Taking the Anxiety Out of School Testing

When our youngest was just five years old, we moved from Washington to the suburbs. A husband, three children, a dog, and a full-time job. It shouldn’t be that hard, right? Well, it was the school search that nearly did me in.
We looked at local public and parochial schools, and were not happy with the student: teacher ratio. The classes were just too large at 25 to 30. We looked at Montessori, which worked for us in D.C., and found that the classes were too small at 3 to 7 per grade. After finally touring a K-12 independent school, we found the breadth and depth of curriculum paired with classes of 12 to 15, and knew it was just right. The Baby Bear in the Goldilocks story, so to speak.
But this was a top school, and even then, Kindergarten was looking more like first grade. When I learned that our daughter needed to be tested, I was incensed. I knew that she was of “higher intelligence” since her grandmother pronounced this upon her birth. I also knew that as the youngest, she was exposed to more, and that she was engaged, articulate, and had a great sense of humor. No test necessary, period. In truth, I felt threatened by the very idea of a test, and worried that it would scar this little one for life.
All these years later, I can still remember the strength of these feelings. My guess is that they are pretty normal, and so I will share some of my hard-won wisdom with you.
Rule number one: Get it together. Talk with friends, family, a therapist, or someone else who can help you examine your anxiety in order to keep it from rubbing off on your child. Deal with your fears in advance, so you are calm, cool and collected when you talk with your child about a school visit. I love the idea of “practicing Kindergarten at St. Paul’s” for the morning, as one parent phrased it. It sounds so normal and routine. Even if you are not feeling it, we all know that the best parents have to be actors sometimes.
swingRule number two: Do a drive-by. Visit the school playground on a Saturday and make sure it’s a fun trip. If it is winter, share a thermos of hot chocolate after a quick run around the playground. It will be a positive experience you can refer to when it’s time to visit and test. You may even run into a few children who already attend the school. Nothing like a new friend to put you at ease!
Rule number three: Put a time frame on it. Explain to your child that she will only visit for the watchmorning, and will then go back to her “regular” school the very next day. She can tell her teacher and her friends all about her adventure visiting a new school, and may bring up a topic that others are facing for a healthy conversation. Be sure to ask enough questions to give her examples of what she will do during her visit, and help her to feel secure by demonstrating that you have confidence in her.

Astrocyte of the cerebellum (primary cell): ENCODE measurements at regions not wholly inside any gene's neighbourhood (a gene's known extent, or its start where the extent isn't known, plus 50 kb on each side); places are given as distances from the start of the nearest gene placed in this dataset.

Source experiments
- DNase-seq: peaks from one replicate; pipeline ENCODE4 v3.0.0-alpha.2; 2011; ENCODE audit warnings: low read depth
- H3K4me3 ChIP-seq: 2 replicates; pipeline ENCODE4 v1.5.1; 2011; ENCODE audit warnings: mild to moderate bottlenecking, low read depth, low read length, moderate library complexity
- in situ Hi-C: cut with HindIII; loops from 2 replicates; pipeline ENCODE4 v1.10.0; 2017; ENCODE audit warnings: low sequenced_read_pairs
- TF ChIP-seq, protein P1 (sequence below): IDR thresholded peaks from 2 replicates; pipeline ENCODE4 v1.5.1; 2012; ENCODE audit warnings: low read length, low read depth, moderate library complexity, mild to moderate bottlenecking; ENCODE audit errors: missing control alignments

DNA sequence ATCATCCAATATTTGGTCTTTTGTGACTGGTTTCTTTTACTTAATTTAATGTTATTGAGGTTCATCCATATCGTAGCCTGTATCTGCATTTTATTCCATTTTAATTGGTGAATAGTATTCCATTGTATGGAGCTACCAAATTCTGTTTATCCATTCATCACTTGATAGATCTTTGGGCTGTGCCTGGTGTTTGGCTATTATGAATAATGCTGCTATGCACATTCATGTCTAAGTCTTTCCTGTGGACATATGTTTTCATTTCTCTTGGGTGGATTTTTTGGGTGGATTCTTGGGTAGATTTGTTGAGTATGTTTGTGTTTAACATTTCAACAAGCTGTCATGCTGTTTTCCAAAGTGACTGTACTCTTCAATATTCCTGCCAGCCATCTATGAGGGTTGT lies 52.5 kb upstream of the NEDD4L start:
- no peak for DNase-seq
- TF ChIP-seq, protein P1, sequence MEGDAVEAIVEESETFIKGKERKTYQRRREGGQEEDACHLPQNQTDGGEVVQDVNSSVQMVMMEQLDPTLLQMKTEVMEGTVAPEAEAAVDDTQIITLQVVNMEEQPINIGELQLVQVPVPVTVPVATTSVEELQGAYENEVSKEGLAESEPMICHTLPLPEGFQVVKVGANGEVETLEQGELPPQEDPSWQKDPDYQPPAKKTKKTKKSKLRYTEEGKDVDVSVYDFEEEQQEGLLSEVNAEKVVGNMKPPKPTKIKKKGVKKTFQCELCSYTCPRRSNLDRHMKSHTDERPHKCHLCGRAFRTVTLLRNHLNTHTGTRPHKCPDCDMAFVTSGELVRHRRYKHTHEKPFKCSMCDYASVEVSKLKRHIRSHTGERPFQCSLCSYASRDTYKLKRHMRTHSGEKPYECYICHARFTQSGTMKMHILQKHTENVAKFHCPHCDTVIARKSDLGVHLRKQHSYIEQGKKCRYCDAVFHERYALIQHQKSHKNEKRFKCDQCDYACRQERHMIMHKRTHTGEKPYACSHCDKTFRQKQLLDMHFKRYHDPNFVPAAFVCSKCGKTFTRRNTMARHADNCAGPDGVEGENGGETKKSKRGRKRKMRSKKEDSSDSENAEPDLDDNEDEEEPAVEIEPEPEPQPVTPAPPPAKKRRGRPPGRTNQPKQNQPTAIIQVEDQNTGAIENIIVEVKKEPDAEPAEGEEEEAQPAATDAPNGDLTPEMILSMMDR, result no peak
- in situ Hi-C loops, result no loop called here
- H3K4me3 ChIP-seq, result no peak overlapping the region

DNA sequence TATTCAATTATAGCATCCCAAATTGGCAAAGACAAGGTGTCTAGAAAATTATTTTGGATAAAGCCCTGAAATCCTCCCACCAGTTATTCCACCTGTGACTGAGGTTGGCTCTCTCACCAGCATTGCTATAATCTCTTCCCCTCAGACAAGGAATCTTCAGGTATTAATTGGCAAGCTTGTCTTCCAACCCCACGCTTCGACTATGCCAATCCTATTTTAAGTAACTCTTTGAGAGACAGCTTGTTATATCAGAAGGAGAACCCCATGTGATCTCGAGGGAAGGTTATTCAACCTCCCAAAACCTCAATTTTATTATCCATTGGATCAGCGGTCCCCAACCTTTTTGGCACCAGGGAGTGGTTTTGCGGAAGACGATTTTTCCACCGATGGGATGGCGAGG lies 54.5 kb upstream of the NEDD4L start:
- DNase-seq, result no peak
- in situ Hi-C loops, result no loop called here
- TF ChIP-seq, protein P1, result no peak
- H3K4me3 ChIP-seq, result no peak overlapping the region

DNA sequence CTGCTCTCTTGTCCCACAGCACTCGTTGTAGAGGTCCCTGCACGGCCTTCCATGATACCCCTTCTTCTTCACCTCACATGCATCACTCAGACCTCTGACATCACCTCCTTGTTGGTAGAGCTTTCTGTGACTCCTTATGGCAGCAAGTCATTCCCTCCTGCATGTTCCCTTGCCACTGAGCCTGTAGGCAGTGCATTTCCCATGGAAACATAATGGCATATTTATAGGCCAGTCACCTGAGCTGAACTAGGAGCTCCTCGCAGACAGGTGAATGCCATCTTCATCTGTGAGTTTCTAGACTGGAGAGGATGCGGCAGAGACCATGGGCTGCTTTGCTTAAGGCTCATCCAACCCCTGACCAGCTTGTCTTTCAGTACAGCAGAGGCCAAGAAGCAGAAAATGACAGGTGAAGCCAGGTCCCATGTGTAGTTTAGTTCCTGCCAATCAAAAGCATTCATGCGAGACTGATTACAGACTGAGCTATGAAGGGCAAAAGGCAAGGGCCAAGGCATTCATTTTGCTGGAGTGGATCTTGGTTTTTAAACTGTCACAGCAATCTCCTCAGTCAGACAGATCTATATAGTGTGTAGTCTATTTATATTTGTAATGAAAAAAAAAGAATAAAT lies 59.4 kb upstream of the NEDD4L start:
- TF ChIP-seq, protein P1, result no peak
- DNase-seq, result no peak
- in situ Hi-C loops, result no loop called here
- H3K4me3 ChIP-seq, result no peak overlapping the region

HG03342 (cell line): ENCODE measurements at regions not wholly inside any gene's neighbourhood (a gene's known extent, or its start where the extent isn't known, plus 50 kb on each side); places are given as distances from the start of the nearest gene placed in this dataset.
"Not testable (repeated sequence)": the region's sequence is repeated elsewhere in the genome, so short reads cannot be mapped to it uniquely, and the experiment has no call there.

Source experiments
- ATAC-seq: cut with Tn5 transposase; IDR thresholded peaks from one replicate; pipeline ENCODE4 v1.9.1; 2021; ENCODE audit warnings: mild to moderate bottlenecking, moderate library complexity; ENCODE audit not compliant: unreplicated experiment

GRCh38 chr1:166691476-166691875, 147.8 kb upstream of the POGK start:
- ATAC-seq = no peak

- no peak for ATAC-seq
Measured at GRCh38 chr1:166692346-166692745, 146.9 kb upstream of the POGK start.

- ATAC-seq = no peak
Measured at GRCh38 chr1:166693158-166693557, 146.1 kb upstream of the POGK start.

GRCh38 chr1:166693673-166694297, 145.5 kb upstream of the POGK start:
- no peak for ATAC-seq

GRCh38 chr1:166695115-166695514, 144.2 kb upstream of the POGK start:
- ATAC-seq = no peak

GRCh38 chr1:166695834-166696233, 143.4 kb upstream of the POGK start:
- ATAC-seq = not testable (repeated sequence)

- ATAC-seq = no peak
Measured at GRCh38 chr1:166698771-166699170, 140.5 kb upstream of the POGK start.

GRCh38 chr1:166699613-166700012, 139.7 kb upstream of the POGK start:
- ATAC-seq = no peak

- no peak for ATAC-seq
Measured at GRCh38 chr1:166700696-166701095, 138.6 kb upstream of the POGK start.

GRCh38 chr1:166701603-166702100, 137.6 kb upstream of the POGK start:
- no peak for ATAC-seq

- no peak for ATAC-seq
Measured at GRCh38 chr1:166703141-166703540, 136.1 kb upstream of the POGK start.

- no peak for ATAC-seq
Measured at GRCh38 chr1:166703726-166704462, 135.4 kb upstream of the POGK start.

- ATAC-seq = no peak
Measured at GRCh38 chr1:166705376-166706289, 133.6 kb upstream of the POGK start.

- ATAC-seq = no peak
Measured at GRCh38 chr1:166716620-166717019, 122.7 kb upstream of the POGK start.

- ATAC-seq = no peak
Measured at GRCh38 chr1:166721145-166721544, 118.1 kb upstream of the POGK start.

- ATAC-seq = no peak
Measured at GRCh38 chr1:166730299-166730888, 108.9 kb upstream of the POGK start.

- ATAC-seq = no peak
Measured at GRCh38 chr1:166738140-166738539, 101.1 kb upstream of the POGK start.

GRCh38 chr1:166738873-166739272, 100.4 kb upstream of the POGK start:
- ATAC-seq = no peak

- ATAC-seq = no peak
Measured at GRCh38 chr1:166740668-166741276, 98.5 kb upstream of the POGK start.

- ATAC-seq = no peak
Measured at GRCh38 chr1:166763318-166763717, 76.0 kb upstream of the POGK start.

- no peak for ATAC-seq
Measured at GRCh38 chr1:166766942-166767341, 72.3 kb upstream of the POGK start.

Rule number four: Trust the universe. If the visit goes well, the adults working with your child created a safe, loving environment that allowed her to show her true self. If, on the other hand, your child cries and refuses to separate from you (I know, extreme example, but it happens once in a while) just ask if you can come back another day, and go home. No frustration, no recriminations, no heavy sighs about missing more work. Your child may be coming down with something, or may just be having an off day. All four and five year olds deserve another chance, and it will be a true measure of the prospective school if they understand and allow for this.
plan-BFinally, rule number five: Have a Plan B. You may find that your child doesn’t feel comfortable at the schools you have visited. Widen your search and look for a school that is a good fit for your family. Every child deserves to attend a school where he or she will shine.
Now back to my daughter and our story. Fast forward 20 years, and that little one is an emergency room nurse at a large Baltimore hospital, unscarred, at least, by Kindergarten testing. Her mother, who conquered at least some of her fears, has been in independent school admissions for the past 15 of those 20 years.

Martha Donovan

Martha Donovan

Mrs. Donovan is the Associate Director of Lower School Admissions at St. Paul’s. She previously spent ten years in Middle and Upper School Admissions at the Key School in Annapolis, where her three children graduated. Since coming to St. Paul’s, she and her husband have moved to Baltimore and love it. Mrs. Donovan also has experience as a national news editor with NBC Radio and Mutual News, and spent a year as a Press Secretary on Capitol Hill. You will often find her in the Kindergarten classrooms or on the early carpool line, anywhere she can see the kids in action. She can be reached at mdonovan@stpaulsschool.org

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